I have been cutting deals all of my life. Not drug deals, but deals with the ones I love. The first ones I remember were when Darryl and I were newlyweds, learning to blend two different lives and varied priorities about free time, money, even chores. I recall proposing that we clean our apartment once a week, he countered with once a month; eventually we compromised and agreed on once a fortnight.

Turns out marriage was good preparation for parenting, and maybe particularly for parenting in the context of CF. Because no matter how hard the physiotherapists try to jazz up the practice with cute devices (acapella and flutter) and ‘fun’ versions like bubble pep, physio doesn’t have half a chance of capturing the imagination like Clash of Clans, a Garth Nix book or even a much-watched Harry Potter film. When my boys were very young – as in too young to know that the term ‘talk back’ wasn’t always limited to the radio – I couldn’t contemplate compromise on CF care. But nor could I contemplate my babies with bigger feet than me, having a later bedtime, or teaching me how to use the TV remote (over and over).

I have probably always approached their health with some black and white views. ‘Physio must be done in this way, for this long, this often, exactly as the physio says.’ As they grew, my kids wanted to run more and do more strenuous exercise—with less physio. I said ‘Great! Run, exercise, but no cutting back on physio.’ We fought this for years, until I began to see the benefits of what they were doing and their commitment to it. They were running hundreds of kilometres a month, maybe not equivalent to their physio, but keeping their lungs healthy.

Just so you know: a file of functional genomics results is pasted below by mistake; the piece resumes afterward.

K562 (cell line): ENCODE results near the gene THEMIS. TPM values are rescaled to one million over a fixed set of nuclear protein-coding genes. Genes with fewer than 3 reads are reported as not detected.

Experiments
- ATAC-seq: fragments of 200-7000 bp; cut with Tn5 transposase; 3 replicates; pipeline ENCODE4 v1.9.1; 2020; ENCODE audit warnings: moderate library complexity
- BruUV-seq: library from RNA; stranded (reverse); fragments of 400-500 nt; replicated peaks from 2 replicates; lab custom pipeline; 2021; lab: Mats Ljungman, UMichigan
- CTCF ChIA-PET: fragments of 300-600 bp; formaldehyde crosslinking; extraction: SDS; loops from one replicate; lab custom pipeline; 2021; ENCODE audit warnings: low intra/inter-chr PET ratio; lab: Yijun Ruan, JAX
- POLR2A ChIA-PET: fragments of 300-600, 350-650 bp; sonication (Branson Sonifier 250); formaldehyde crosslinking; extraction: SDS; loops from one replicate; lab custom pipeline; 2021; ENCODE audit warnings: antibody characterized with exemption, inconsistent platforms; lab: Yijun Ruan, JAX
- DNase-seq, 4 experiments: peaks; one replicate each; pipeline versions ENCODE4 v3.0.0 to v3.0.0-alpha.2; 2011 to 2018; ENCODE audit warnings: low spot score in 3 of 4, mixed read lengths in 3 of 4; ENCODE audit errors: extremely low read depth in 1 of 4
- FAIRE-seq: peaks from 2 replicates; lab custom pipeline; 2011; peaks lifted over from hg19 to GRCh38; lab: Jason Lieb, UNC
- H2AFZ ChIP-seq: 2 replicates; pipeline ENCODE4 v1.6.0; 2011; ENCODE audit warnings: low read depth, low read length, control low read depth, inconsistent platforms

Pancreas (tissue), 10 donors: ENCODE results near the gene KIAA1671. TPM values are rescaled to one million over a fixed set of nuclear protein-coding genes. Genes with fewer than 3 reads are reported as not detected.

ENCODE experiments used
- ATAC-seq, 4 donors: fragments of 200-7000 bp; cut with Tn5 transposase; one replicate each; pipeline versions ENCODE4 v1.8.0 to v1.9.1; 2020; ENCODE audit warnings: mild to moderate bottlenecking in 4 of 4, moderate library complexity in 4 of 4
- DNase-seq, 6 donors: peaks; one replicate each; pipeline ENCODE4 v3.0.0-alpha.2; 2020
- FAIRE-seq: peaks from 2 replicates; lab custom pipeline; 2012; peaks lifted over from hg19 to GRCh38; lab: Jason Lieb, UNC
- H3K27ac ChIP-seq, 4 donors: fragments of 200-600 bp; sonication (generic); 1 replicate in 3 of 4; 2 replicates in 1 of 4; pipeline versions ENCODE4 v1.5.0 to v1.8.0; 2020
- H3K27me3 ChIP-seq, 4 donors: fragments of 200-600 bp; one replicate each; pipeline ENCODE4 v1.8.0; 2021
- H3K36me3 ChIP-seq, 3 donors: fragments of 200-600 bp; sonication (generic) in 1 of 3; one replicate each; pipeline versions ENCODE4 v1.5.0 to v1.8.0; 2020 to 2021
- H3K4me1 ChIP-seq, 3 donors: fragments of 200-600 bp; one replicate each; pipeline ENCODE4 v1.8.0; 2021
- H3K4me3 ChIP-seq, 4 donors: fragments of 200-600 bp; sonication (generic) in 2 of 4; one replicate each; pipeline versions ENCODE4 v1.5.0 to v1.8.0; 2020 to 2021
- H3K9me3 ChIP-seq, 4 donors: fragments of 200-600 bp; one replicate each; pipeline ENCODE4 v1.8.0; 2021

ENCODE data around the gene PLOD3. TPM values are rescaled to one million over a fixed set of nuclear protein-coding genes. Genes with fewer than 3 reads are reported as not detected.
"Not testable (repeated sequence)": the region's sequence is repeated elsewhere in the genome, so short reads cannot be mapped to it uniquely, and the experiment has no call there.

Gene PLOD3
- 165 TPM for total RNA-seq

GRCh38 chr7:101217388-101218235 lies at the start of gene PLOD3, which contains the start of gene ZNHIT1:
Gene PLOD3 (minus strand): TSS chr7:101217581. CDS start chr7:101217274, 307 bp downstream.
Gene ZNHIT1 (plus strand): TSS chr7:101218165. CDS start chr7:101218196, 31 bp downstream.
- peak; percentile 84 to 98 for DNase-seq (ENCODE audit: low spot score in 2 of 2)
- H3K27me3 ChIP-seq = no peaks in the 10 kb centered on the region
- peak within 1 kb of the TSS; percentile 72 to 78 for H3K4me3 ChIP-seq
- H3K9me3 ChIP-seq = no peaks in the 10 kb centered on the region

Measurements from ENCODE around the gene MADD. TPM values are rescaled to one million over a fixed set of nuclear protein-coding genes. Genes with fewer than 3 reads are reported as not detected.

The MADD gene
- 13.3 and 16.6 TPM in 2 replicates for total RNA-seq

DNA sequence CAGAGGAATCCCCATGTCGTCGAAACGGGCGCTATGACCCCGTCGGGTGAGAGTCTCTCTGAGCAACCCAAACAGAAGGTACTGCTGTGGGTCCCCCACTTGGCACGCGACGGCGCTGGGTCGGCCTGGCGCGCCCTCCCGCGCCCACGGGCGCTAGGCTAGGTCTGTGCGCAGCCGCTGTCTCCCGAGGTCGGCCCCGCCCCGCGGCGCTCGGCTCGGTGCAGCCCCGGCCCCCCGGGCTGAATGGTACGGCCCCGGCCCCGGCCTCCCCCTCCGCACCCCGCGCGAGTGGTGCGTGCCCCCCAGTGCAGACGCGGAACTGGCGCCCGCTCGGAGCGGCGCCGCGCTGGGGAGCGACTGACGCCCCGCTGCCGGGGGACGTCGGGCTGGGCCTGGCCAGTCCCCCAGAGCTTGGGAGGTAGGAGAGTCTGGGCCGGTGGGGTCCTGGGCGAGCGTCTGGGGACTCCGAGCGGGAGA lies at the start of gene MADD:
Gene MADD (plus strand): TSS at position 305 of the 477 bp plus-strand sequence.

Then there were the enzymes. I worked out a pretty darn good fat calculation system when they were babies. I swore by its accuracy. As they became more independent, they seemed to graduate toward a slightly less systematic ‘whatever comes out of the bottle into my hand will be right’ approach. I hated it. But I had to let go. And they had to (and did) eventually understand the importance of getting this right – their own way.

Maybe this has been one of the biggest lessons I have had to learn in transitioning health care to my children (the two with CF are now 15 and 18). I started off assuming that it was going to be all about teaching teens to take responsibility, to get off their backsides and learn a thing or two about the challenges of CF care. But, of course, like far too much of parenting, it turns out that it’s often about what I need to learn. To let go. To let them do it their way. To trust them to find their own path.

Oh, don’t get me wrong, I have done plenty of pointing the way, leaving signposts, maybe even dropping a trail of breadcrumbs to attempt to influence their path. I am still not always comfortable with what they choose. Like all young people their focus on CF comes and goes. They tend to focus on doing one thing, such as exercise, while ignoring the other dimensions (nutrition, infection control etc.). And their life horizon barely extends to the end of the year, let alone the next decade.

But in the end, it is their health, their life and their decisions. And if I have taught them to care about that – their own way – then that may be the best deal I will have done in my life.